• So happy you guys like the house! Some more answers for you. . . 2 glass floats were purchased at flea markets, big red was purchased at Portland Architectural Salvage. They have some there now! The throw was purchased at Black Parrot here in Portland and the brand is Lochcarron. Hope this is helpful!!

  • Tyler beautiful job! I love the Yorkie portrait,Hudson Bay chair covering,fishing floats & kitchen table.Holly’s paintings are great.& you are so right about mirrors they certainly in large the space.

  • This house is exactly the style I am looking for! Everything feels rustic and welcoming, while not appearing rundown or shabby. Love the grandeur of elements like the mirror and the kitchen island/cart. LOVE the idea of reclaiming the dresser as a sink and vanity. This is a truly unique home, that perfectly exemplifies the best of living in coastal New England. Definitely gonna check out my local marine store for inspiration!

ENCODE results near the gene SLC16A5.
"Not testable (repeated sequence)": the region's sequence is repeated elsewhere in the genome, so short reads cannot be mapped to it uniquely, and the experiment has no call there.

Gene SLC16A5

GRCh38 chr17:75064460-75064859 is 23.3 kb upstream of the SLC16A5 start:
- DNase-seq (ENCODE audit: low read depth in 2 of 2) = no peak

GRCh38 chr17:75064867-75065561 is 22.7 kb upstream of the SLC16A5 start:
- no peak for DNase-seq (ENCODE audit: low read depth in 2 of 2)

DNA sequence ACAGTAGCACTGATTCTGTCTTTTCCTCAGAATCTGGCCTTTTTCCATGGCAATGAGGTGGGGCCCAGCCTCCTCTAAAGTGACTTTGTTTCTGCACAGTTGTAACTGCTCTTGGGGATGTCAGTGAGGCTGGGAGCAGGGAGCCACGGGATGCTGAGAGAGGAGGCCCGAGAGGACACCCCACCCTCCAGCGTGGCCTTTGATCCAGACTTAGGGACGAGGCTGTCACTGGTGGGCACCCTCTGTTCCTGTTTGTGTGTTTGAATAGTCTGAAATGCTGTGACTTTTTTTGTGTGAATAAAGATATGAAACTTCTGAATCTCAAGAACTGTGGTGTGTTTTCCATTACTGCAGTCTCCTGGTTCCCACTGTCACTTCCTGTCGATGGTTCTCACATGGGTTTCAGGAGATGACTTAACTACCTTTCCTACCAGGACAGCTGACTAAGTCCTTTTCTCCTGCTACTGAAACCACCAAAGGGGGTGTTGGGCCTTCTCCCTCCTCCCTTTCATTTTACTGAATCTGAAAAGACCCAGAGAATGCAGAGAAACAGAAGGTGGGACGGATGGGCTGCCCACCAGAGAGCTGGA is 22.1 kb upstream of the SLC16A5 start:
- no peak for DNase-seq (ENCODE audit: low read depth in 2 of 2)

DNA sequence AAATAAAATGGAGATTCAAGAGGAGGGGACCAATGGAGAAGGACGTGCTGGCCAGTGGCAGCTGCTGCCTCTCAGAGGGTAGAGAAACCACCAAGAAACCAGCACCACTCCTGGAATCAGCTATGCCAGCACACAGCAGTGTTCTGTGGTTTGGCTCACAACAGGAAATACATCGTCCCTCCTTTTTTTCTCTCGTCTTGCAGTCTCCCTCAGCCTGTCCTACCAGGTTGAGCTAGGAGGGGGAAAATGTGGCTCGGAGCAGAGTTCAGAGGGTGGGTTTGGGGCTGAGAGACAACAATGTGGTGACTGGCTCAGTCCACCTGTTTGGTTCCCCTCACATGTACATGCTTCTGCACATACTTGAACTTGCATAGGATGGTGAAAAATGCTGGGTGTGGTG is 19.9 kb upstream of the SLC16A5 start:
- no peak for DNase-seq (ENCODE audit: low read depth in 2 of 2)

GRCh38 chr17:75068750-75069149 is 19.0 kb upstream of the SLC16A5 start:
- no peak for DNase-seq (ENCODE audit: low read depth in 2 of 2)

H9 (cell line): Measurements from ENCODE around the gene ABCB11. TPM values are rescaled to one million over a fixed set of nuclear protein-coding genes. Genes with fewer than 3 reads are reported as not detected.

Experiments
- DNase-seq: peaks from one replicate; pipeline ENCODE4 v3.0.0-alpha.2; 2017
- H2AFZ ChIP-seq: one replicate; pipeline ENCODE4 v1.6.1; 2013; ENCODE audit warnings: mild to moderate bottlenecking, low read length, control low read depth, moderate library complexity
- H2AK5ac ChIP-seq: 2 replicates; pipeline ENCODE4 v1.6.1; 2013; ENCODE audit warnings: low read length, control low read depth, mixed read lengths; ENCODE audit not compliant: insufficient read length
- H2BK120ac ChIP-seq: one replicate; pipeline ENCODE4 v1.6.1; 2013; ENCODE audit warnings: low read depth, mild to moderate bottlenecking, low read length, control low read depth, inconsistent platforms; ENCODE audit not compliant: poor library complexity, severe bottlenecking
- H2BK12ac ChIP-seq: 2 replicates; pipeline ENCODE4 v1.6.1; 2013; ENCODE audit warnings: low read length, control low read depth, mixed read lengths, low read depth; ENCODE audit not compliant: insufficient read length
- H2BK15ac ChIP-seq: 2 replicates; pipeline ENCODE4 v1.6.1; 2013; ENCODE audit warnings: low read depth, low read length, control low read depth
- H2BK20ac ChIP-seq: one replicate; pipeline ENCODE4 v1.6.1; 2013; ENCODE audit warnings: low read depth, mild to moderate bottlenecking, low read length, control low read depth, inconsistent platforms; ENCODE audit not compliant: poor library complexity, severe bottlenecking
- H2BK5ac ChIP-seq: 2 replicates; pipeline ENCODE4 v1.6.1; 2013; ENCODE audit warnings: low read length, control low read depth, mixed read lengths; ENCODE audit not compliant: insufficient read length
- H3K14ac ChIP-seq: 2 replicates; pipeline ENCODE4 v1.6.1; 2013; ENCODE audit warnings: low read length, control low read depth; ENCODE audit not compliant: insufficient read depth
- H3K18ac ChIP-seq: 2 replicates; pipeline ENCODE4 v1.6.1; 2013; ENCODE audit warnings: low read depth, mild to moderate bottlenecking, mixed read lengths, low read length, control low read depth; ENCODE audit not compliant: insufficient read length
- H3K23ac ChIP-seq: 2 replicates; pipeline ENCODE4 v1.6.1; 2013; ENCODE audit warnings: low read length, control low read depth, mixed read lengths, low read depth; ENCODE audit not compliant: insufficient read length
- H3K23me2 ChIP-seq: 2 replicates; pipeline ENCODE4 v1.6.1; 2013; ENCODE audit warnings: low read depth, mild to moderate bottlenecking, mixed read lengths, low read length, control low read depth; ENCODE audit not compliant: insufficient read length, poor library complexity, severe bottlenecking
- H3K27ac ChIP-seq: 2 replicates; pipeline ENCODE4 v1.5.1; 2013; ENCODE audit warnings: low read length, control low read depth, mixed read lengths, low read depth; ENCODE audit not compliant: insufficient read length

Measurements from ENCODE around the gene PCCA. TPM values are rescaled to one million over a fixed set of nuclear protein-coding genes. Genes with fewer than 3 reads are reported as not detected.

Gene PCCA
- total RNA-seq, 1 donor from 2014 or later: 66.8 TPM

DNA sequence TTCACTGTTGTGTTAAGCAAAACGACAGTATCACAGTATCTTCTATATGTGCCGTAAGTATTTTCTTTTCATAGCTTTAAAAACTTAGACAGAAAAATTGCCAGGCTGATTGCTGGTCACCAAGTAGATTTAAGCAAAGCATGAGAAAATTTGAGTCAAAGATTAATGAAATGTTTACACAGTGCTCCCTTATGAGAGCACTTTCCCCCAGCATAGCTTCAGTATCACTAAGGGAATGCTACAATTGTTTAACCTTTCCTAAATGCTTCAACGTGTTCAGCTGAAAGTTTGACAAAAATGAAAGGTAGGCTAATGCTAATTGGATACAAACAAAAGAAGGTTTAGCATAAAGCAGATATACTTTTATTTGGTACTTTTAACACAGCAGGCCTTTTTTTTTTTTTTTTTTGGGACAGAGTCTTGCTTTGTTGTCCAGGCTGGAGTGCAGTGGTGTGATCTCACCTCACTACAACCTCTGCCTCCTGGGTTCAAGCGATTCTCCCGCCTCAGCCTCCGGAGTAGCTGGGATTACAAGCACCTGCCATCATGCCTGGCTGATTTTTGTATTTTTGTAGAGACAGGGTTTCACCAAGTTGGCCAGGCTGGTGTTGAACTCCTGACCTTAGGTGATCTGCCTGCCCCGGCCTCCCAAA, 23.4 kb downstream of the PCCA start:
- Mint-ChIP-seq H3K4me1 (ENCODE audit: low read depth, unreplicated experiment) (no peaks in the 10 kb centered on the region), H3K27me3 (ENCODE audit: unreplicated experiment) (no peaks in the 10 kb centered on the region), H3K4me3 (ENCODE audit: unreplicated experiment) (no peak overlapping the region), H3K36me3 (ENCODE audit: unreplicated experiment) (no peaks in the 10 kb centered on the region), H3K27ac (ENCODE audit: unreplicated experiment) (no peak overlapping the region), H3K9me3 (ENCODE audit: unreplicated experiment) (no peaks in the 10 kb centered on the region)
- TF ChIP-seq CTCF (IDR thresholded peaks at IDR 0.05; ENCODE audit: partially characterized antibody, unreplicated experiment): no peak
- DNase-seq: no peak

• where can I buy one of Holly Ready’s paintings? I’m looking for a series just like this one — beautful.

  • Where is the glass fire screen from? I LOVE it and have never seen anything like it!

  • Thanks Kasey! They glass screen was found on Etsy. It took a few months of searching the eBay and Etsy scene to find exactly what I was looking for.

  • This is a lovely home overall, but I have to comment on the awesome vintage stools in the kitchen! I’m sure they’re one of a kind, but since my last name is Eddy, I wonder where (if!) I’d be able to track down another one like it?

  • Omg the glass lamp in the dining room is so funny! I love the ridiculous proportion. Guests must smile when they walk in for dinner :)

  • The last picture with the entry door open- is that original to the house or can it be purchased some place? Beautiful!

  • the area rugs in your rooms are gorgeous. where can similar ones be found. what style would you say they are?

  • My husband & I owned this house from 1971 to 1999 and raised our two children there. You would loved to have seen the house when we bought it!!! Falling down disaster!!!
    My husband also was a fisherman.